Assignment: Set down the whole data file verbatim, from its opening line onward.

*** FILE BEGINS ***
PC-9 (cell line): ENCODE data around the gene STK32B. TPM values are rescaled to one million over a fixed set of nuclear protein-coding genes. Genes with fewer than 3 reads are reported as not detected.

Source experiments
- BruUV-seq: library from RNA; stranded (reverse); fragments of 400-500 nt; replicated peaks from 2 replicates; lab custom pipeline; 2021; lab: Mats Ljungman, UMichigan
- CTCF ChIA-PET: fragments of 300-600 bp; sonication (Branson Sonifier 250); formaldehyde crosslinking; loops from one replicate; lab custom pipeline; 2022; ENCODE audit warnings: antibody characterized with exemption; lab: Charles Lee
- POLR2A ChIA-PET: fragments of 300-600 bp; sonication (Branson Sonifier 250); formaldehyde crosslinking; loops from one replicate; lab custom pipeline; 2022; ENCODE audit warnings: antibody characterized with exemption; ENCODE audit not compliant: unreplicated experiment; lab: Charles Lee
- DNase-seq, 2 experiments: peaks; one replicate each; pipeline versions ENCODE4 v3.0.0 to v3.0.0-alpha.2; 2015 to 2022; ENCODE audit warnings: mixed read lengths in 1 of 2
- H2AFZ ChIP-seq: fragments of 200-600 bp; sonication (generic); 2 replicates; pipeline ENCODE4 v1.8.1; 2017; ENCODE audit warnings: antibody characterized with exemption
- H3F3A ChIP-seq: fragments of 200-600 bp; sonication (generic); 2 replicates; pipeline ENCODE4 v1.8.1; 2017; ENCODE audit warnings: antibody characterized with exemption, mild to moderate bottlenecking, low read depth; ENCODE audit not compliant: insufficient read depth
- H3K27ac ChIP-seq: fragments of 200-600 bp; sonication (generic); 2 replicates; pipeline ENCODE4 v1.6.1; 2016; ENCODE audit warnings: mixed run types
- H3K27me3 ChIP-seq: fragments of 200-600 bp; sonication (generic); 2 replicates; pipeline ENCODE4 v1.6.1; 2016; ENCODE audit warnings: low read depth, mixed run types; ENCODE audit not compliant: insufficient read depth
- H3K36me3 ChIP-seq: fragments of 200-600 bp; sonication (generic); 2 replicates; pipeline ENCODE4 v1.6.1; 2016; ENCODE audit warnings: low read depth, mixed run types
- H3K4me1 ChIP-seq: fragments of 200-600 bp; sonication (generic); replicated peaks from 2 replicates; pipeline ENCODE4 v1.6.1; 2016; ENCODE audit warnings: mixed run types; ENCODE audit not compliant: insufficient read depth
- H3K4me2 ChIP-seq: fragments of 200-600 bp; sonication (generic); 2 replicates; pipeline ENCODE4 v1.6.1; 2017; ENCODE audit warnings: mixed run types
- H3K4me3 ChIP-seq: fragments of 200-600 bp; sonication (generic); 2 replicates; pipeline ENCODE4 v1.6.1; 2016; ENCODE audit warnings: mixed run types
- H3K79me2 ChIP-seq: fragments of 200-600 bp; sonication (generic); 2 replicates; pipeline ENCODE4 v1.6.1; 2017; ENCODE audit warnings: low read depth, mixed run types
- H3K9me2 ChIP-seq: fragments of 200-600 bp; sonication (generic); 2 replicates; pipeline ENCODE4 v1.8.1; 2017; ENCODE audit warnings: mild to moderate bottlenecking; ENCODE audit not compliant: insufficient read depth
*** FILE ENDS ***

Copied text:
PC-9 (cell line): ENCODE data around the gene STK32B. TPM values are rescaled to one million over a fixed set of nuclear protein-coding genes. Genes with fewer than 3 reads are reported as not detected.

Source experiments
- BruUV-seq: library from RNA; stranded (reverse); fragments of 400-500 nt; replicated peaks from 2 replicates; lab custom pipeline; 2021; lab: Mats Ljungman, UMichigan
- CTCF ChIA-PET: fragments of 300-600 bp; sonication (Branson Sonifier 250); formaldehyde crosslinking; loops from one replicate; lab custom pipeline; 2022; ENCODE audit warnings: antibody characterized with exemption; lab: Charles Lee
- POLR2A ChIA-PET: fragments of 300-600 bp; sonication (Branson Sonifier 250); formaldehyde crosslinking; loops from one replicate; lab custom pipeline; 2022; ENCODE audit warnings: antibody characterized with exemption; ENCODE audit not compliant: unreplicated experiment; lab: Charles Lee
- DNase-seq, 2 experiments: peaks; one replicate each; pipeline versions ENCODE4 v3.0.0 to v3.0.0-alpha.2; 2015 to 2022; ENCODE audit warnings: mixed read lengths in 1 of 2
- H2AFZ ChIP-seq: fragments of 200-600 bp; sonication (generic); 2 replicates; pipeline ENCODE4 v1.8.1; 2017; ENCODE audit warnings: antibody characterized with exemption
- H3F3A ChIP-seq: fragments of 200-600 bp; sonication (generic); 2 replicates; pipeline ENCODE4 v1.8.1; 2017; ENCODE audit warnings: antibody characterized with exemption, mild to moderate bottlenecking, low read depth; ENCODE audit not compliant: insufficient read depth
- H3K27ac ChIP-seq: fragments of 200-600 bp; sonication (generic); 2 replicates; pipeline ENCODE4 v1.6.1; 2016; ENCODE audit warnings: mixed run types
- H3K27me3 ChIP-seq: fragments of 200-600 bp; sonication (generic); 2 replicates; pipeline ENCODE4 v1.6.1; 2016; ENCODE audit warnings: low read depth, mixed run types; ENCODE audit not compliant: insufficient read depth
- H3K36me3 ChIP-seq: fragments of 200-600 bp; sonication (generic); 2 replicates; pipeline ENCODE4 v1.6.1; 2016; ENCODE audit warnings: low read depth, mixed run types
- H3K4me1 ChIP-seq: fragments of 200-600 bp; sonication (generic); replicated peaks from 2 replicates; pipeline ENCODE4 v1.6.1; 2016; ENCODE audit warnings: mixed run types; ENCODE audit not compliant: insufficient read depth
- H3K4me2 ChIP-seq: fragments of 200-600 bp; sonication (generic); 2 replicates; pipeline ENCODE4 v1.6.1; 2017; ENCODE audit warnings: mixed run types
- H3K4me3 ChIP-seq: fragments of 200-600 bp; sonication (generic); 2 replicates; pipeline ENCODE4 v1.6.1; 2016; ENCODE audit warnings: mixed run types
- H3K79me2 ChIP-seq: fragments of 200-600 bp; sonication (generic); 2 replicates; pipeline ENCODE4 v1.6.1; 2017; ENCODE audit warnings: low read depth, mixed run types
- H3K9me2 ChIP-seq: fragments of 200-600 bp; sonication (generic); 2 replicates; pipeline ENCODE4 v1.8.1; 2017; ENCODE audit warnings: mild to moderate bottlenecking; ENCODE audit not compliant: insufficient read depth